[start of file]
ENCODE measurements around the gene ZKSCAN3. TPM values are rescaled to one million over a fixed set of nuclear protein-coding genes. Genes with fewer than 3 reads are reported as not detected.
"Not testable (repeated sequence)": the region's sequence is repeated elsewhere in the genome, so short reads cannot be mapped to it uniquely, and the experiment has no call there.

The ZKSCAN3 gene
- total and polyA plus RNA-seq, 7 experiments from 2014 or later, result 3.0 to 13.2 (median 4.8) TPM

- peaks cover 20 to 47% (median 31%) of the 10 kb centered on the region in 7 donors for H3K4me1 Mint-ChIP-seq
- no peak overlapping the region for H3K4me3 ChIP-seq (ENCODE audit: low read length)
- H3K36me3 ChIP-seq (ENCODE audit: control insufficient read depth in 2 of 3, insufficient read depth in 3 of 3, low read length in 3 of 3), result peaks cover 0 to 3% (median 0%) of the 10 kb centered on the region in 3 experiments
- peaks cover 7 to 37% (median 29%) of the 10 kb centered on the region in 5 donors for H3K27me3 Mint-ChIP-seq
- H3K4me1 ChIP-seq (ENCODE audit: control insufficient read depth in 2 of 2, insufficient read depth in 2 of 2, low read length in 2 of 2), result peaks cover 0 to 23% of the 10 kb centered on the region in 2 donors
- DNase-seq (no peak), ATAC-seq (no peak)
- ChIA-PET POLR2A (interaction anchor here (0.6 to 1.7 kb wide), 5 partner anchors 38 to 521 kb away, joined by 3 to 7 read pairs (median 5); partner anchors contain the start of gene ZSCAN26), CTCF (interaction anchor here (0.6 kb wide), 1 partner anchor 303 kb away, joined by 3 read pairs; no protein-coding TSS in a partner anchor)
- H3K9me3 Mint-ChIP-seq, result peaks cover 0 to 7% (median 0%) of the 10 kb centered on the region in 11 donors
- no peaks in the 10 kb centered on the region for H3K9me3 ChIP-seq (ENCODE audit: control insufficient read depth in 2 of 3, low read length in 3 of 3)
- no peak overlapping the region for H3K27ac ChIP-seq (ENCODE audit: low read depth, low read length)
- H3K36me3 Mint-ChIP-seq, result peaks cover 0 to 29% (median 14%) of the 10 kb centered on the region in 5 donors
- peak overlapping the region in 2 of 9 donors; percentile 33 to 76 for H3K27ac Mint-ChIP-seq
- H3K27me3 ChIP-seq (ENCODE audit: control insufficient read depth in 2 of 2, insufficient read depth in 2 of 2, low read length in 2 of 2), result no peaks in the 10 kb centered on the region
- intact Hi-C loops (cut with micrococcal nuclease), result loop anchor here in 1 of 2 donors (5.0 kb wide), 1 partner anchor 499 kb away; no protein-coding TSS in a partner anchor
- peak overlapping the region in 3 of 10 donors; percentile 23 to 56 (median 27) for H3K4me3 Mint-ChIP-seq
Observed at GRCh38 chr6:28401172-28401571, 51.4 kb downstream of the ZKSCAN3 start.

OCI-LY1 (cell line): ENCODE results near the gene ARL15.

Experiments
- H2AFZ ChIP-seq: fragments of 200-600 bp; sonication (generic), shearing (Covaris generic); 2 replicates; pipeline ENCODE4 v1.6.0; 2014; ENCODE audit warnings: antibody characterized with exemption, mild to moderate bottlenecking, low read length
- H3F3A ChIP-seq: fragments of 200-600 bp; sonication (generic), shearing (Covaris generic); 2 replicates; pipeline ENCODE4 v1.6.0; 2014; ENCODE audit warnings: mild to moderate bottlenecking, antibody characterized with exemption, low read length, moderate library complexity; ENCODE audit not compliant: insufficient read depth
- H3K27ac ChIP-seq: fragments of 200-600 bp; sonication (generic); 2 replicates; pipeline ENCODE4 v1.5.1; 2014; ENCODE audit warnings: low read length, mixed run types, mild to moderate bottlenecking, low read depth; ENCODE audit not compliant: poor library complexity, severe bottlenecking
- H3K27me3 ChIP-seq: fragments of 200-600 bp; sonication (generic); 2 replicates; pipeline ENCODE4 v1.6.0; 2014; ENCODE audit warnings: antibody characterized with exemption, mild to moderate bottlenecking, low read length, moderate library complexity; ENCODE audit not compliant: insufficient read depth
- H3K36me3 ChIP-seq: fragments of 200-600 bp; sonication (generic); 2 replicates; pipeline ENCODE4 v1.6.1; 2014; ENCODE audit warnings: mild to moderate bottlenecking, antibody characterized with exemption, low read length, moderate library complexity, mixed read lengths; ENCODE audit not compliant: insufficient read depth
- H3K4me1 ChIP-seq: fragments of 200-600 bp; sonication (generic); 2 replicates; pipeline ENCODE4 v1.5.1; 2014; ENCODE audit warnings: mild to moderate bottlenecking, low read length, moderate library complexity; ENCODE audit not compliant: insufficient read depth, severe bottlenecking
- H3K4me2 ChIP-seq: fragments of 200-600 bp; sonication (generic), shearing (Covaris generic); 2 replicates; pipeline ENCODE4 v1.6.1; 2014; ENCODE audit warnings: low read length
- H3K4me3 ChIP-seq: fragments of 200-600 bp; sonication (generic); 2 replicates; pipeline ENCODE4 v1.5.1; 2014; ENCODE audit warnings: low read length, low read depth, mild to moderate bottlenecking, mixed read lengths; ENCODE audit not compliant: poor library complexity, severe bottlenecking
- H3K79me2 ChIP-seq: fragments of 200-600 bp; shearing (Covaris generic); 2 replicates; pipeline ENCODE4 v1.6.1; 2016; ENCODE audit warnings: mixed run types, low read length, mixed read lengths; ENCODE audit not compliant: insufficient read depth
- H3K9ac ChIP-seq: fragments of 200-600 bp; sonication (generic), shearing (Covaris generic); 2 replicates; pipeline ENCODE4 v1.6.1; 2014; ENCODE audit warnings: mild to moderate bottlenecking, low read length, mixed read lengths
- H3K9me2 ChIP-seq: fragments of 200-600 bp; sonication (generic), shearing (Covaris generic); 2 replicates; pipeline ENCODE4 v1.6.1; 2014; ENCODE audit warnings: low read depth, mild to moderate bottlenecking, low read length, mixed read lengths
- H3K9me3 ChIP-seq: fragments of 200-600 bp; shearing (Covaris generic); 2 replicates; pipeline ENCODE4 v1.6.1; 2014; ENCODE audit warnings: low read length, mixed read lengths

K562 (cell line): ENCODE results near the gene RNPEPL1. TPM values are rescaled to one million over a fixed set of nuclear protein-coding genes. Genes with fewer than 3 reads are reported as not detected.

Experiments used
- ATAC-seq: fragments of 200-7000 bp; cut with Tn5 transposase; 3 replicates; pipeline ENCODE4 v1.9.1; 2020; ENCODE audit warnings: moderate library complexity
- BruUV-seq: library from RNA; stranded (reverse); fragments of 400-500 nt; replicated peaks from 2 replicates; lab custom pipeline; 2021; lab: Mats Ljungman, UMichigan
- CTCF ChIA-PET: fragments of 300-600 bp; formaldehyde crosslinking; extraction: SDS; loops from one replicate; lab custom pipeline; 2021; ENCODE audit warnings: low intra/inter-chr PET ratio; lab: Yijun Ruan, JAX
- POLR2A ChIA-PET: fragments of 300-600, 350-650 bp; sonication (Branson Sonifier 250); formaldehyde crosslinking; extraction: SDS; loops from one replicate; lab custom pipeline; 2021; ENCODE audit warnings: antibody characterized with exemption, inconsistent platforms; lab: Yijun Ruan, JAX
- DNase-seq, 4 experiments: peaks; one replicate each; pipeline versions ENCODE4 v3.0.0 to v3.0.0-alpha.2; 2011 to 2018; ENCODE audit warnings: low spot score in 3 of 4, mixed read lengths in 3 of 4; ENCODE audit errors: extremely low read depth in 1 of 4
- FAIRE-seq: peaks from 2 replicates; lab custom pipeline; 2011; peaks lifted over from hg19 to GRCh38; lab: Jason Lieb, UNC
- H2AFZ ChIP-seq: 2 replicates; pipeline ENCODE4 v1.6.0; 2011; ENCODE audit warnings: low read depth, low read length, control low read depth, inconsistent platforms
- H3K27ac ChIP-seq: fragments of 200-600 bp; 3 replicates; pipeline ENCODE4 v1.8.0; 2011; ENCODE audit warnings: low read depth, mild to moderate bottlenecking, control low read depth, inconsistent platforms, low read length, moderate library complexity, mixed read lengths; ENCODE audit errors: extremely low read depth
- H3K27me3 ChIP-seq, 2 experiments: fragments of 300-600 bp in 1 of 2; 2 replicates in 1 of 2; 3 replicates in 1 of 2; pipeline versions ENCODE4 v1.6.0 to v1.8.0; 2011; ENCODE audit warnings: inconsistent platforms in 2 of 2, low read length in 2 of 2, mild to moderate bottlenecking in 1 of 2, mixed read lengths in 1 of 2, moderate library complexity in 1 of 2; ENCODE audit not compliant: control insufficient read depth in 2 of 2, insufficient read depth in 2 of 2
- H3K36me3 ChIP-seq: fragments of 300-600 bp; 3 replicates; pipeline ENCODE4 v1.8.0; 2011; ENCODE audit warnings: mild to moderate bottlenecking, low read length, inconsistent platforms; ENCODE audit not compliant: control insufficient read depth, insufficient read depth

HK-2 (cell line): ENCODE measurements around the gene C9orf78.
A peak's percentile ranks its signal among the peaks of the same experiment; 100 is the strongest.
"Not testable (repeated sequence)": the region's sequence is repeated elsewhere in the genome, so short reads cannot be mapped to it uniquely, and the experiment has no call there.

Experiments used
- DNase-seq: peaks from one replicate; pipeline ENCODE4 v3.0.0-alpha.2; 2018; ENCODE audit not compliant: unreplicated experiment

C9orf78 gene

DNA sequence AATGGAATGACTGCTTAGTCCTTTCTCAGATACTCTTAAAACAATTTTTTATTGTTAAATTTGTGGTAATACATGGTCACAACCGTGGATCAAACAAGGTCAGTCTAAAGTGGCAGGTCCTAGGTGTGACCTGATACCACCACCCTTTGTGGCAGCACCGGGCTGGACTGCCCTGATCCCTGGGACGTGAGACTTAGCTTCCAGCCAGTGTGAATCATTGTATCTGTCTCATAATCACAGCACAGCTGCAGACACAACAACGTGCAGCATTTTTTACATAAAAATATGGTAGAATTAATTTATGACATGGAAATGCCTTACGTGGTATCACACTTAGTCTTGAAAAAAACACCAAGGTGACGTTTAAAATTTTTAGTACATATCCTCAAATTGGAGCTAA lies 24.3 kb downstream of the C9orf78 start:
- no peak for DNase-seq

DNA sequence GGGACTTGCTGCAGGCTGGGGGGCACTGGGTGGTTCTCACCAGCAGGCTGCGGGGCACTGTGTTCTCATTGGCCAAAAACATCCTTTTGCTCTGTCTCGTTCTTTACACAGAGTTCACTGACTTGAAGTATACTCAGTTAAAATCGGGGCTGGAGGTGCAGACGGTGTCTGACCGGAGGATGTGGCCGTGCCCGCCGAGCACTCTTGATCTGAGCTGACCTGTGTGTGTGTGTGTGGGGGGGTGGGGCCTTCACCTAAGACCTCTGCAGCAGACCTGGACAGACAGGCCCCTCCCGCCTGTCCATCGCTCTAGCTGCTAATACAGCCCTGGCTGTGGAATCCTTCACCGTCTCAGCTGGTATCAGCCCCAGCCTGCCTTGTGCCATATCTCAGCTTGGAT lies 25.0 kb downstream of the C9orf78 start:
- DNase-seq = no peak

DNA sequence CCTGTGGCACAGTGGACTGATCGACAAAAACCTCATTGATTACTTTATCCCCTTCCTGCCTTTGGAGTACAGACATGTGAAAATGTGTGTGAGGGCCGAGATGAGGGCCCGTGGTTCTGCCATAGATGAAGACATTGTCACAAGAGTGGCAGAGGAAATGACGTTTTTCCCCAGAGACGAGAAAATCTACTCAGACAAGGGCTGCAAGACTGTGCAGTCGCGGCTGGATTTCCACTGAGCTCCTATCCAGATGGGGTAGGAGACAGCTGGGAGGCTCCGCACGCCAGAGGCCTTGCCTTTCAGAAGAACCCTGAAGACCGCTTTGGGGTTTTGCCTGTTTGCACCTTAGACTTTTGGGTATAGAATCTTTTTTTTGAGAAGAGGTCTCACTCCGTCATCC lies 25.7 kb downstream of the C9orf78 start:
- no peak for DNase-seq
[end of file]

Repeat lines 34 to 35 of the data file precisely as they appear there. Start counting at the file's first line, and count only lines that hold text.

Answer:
- H3K9me3 ChIP-seq: fragments of 200-600 bp; shearing (Covaris generic); 2 replicates; pipeline ENCODE4 v1.6.1; 2014; ENCODE audit warnings: low read length, mixed read lengths

K562 (cell line): ENCODE results near the gene RNPEPL1. TPM values are rescaled to one million over a fixed set of nuclear protein-coding genes. Genes with fewer than 3 reads are reported as not detected.